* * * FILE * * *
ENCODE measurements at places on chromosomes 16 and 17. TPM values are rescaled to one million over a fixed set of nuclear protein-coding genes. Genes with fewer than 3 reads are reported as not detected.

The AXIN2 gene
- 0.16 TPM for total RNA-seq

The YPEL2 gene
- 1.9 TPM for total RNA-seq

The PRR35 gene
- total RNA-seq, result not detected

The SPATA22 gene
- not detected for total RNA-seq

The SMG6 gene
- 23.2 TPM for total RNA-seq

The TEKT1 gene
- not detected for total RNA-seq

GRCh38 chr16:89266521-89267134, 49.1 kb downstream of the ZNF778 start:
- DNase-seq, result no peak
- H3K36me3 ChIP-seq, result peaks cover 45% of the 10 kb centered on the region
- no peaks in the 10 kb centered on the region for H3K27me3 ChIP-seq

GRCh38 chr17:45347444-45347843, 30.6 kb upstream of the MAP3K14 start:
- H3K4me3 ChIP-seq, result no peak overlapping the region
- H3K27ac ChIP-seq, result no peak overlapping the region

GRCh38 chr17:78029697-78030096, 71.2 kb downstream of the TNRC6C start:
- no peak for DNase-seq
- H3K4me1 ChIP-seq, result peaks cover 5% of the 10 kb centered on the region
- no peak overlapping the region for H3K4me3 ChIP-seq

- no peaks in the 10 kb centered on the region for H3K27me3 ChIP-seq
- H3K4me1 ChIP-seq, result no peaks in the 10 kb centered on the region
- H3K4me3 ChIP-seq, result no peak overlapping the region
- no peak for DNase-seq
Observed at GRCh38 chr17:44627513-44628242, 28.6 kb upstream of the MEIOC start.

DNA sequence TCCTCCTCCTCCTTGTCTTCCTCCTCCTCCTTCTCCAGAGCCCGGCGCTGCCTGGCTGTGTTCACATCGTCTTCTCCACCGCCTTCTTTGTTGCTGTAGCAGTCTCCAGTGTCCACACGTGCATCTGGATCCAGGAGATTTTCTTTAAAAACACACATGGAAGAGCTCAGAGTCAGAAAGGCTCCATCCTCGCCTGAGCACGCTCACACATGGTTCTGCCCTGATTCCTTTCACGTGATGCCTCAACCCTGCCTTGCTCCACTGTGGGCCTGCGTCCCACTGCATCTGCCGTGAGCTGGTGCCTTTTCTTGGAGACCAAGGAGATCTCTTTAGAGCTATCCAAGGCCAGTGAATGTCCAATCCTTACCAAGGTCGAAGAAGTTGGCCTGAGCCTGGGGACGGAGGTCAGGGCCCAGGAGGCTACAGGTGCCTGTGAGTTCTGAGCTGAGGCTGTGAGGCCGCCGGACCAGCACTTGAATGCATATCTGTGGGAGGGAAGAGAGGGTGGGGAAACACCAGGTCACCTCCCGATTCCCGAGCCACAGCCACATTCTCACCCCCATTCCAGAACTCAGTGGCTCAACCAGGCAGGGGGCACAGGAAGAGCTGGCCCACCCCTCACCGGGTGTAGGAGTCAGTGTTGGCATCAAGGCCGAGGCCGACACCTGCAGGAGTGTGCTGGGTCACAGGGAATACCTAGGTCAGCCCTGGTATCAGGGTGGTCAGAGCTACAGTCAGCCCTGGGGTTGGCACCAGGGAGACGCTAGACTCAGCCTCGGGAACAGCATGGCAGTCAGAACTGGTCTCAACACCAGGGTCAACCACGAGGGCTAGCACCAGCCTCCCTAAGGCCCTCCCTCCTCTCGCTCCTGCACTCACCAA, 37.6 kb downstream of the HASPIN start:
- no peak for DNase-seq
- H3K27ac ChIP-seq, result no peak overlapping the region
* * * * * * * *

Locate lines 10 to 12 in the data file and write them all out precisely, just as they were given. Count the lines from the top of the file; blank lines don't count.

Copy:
The SMG6 gene
- 23.2 TPM for total RNA-seq

The TEKT1 gene